Numerous events dedicated to AI are happening in Congress this week, including the first in a series of “AI Insight Forums” held by the Senate. The Wednesday event will be closed to the public, but it is unclear if later events in the series will be open or closed. The event will include industry leaders such as the CEOs of Meta, Tesla, Google, and OpenAI, as well as labor and civil-rights advocates such as the presidents of the AFL-CIO labor union and the Leadership Conference on Civil and Human Rights. Senate Majority Leader Chuck Schumer (D-NY) is organizing the forums as a supplement to traditional committee hearings, citing a need to accelerate development of AI regulations.

Meanwhile, four committees are examining different facets of AI regulation this week. On Tuesday, the Senate Commerce, Science, and Transportation Committee will hold a hearing focusing on ways to increase the transparency and trustworthiness of AI applications, and the Senate Judiciary Committee will hold the latest in its series of hearings on AI. On Thursday, the Senate Homeland Security and Governmental Affairs Committee will hold a hearing on ways to influence AI policy through federal procurement rules and the House Oversight Committee will hold one on how federal agencies are already using AI. White House Office of Science and Technology Policy Director Arati Prabhakar will testify at the House hearing alongside officials from the Department of Defense and the Department of Homeland Security.

In Case You Missed It

Manchin Rick Stevens Sept 2023 AI Hearing

Senate Energy and Natural Resources Committee Chair Joe Manchin (D-WV) shakes hands with Rick Stevens, the head of Argonne National Lab’s Computing, Environment, and Life Sciences Directorate, at a Sept. 7 hearing on artificial intelligence.

(Francis Chung / POLITICO via AP Images)

Manchin Seeks to Expand DOE Role in AI Research

Senate Energy and Natural Resources Committee Chair Joe Manchin (D-WV) expressed support for expanding the Department of Energy’s role in artificial intelligence research during a hearing last week. He said that DOE’s supercomputing resources and experience managing huge data sets give it a “natural leadership” role in AI, and he argued that the U.S. ought to build on efforts such as DOE’s Exascale Computing Project “rather than creating duplicate new programs at other agencies.” Testifying before the committee, Deputy Energy Secretary David Turk reported that the department is proposing a major AI initiative called “Frontiers in Artificial Intelligence for Science, Security, and Technology,” which he said is based in part on a major report published this summer by six DOE national labs. A lead author of the report, Argonne National Lab computer scientist Rick Stevens, also testified at the hearing, arguing that DOE is uniquely suited among federal agencies to lead development of AI systems for scientific and national security applications.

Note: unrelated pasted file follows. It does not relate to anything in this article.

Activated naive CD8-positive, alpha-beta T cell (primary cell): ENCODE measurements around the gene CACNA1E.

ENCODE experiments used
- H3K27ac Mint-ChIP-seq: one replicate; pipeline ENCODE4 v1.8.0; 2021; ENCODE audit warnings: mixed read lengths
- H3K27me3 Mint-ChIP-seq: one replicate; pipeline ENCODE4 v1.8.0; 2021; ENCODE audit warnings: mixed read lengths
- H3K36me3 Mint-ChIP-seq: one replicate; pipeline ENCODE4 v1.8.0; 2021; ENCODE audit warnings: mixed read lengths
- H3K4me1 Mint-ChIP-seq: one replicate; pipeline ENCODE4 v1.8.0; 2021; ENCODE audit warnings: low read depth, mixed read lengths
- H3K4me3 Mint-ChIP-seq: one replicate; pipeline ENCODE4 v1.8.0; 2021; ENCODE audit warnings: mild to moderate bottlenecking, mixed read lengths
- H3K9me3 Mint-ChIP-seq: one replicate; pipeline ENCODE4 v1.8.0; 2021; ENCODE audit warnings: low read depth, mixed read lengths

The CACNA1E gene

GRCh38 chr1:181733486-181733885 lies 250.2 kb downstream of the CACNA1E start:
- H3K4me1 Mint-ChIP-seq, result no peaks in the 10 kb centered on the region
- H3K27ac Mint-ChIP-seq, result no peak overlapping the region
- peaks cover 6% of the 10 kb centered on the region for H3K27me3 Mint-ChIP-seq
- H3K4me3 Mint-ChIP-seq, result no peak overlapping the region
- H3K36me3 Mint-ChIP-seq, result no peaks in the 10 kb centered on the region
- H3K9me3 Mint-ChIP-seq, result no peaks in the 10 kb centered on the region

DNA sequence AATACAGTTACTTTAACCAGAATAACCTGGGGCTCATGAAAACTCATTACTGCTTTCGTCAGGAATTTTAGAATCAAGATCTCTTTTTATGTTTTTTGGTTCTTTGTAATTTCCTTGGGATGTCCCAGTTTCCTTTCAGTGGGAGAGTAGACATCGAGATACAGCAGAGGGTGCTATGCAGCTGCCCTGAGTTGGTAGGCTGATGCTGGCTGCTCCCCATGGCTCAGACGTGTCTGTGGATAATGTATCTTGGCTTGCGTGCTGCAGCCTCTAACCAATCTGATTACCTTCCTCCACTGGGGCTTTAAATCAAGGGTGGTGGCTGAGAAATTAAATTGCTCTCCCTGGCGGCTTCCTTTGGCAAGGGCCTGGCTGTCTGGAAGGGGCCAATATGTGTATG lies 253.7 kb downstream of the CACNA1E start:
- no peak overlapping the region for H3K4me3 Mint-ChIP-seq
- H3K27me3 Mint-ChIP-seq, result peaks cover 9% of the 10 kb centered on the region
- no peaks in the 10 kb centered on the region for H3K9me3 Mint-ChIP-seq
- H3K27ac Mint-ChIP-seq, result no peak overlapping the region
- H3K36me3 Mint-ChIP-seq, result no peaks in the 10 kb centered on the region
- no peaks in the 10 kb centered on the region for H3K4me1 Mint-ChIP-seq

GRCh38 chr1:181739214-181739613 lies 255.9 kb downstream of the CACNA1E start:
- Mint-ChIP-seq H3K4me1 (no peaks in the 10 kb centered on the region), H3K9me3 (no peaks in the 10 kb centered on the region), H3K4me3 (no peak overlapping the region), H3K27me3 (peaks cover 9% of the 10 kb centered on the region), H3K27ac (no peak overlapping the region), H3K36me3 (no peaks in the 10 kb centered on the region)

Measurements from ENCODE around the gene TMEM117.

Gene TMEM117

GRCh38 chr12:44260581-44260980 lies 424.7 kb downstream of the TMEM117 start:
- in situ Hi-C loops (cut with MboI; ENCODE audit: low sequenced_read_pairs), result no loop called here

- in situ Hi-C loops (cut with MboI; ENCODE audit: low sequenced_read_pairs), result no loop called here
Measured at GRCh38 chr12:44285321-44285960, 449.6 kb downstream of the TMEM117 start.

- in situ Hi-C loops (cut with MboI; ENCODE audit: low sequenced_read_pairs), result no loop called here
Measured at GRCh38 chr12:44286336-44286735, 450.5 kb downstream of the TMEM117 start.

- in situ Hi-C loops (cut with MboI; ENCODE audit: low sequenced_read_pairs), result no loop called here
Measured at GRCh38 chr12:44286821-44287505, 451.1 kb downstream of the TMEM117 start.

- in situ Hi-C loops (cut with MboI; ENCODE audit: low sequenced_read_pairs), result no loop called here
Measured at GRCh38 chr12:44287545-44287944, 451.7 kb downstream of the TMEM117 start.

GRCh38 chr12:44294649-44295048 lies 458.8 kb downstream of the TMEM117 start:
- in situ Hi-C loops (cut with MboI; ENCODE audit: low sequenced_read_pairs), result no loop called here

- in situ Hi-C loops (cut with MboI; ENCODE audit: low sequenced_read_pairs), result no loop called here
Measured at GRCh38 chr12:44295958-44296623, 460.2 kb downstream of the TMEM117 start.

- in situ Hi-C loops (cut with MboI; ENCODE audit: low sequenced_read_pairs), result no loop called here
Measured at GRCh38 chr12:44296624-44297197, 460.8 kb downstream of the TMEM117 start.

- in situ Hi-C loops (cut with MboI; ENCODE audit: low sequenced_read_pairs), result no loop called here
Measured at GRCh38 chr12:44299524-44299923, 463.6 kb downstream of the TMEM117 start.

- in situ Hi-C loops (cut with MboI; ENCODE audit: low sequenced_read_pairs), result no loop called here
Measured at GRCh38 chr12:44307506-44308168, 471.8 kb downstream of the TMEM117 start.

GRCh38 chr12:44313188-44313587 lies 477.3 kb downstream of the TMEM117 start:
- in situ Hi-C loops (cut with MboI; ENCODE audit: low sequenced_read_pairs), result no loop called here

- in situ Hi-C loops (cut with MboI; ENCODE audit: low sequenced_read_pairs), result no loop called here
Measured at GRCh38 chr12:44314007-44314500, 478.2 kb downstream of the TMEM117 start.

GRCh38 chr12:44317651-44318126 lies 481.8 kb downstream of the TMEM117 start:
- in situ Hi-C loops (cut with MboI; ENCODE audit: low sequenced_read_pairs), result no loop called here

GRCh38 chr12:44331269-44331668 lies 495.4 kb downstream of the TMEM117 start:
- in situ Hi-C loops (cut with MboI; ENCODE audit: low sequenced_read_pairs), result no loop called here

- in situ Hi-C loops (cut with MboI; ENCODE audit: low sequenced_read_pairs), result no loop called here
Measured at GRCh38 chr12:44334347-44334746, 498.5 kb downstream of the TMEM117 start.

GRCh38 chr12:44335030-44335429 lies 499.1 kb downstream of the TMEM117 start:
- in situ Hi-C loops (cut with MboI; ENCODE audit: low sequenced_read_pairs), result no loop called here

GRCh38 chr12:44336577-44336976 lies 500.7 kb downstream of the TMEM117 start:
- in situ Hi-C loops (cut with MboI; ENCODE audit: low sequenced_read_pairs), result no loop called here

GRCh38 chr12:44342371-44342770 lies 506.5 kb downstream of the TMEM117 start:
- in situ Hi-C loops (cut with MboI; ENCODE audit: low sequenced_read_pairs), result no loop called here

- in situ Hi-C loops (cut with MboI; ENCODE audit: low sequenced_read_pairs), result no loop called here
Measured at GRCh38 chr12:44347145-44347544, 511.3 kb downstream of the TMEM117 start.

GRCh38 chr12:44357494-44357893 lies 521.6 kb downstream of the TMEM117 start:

Committee Ranking Member John Barrasso (R-WY) expressed general support for DOE working to advance AI but focused his remarks on research security, specifically raising concerns about non-U.S. resident Chinese nationals working at DOE labs. Barrasso asserted that they are “beholden” to the Chinese government and could be coerced into stealing technology, such as through the government threatening their family members in China. In response to a question from Barrasso on whether “the benefit of the work of the Chinese foreign nationals within our labs outweighs the documented risks,” Turk replied that DOE has many protections in place to prevent espionage, including a “risk matrix” that assigns additional restrictions to six sensitive technology areas, one of which is AI. He also emphasized the important role that foreign-born scientists have long played in U.S. research.